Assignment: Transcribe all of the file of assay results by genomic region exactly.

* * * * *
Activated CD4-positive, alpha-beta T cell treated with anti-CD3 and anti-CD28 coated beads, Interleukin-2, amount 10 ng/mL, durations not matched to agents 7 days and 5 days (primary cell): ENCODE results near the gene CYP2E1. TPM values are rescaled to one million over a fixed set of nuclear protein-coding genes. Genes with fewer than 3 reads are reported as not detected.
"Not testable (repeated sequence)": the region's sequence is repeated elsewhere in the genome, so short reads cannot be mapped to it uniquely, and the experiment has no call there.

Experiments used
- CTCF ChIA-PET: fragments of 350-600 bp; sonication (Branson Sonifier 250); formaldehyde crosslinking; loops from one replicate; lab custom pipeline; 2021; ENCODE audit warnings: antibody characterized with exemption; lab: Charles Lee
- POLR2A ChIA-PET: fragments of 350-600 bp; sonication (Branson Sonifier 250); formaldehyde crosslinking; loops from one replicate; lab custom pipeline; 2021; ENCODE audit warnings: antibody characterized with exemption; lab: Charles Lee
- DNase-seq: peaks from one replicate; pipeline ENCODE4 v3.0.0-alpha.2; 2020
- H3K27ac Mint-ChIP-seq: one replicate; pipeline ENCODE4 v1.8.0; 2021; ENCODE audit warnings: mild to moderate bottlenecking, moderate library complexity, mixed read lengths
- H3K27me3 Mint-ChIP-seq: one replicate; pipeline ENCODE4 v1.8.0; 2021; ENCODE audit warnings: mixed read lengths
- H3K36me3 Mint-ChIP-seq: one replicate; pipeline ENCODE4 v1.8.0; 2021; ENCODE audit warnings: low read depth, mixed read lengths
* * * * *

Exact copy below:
Activated CD4-positive, alpha-beta T cell treated with anti-CD3 and anti-CD28 coated beads, Interleukin-2, amount 10 ng/mL, durations not matched to agents 7 days and 5 days (primary cell): ENCODE results near the gene CYP2E1. TPM values are rescaled to one million over a fixed set of nuclear protein-coding genes. Genes with fewer than 3 reads are reported as not detected.
"Not testable (repeated sequence)": the region's sequence is repeated elsewhere in the genome, so short reads cannot be mapped to it uniquely, and the experiment has no call there.

Experiments used
- CTCF ChIA-PET: fragments of 350-600 bp; sonication (Branson Sonifier 250); formaldehyde crosslinking; loops from one replicate; lab custom pipeline; 2021; ENCODE audit warnings: antibody characterized with exemption; lab: Charles Lee
- POLR2A ChIA-PET: fragments of 350-600 bp; sonication (Branson Sonifier 250); formaldehyde crosslinking; loops from one replicate; lab custom pipeline; 2021; ENCODE audit warnings: antibody characterized with exemption; lab: Charles Lee
- DNase-seq: peaks from one replicate; pipeline ENCODE4 v3.0.0-alpha.2; 2020
- H3K27ac Mint-ChIP-seq: one replicate; pipeline ENCODE4 v1.8.0; 2021; ENCODE audit warnings: mild to moderate bottlenecking, moderate library complexity, mixed read lengths
- H3K27me3 Mint-ChIP-seq: one replicate; pipeline ENCODE4 v1.8.0; 2021; ENCODE audit warnings: mixed read lengths
- H3K36me3 Mint-ChIP-seq: one replicate; pipeline ENCODE4 v1.8.0; 2021; ENCODE audit warnings: low read depth, mixed read lengths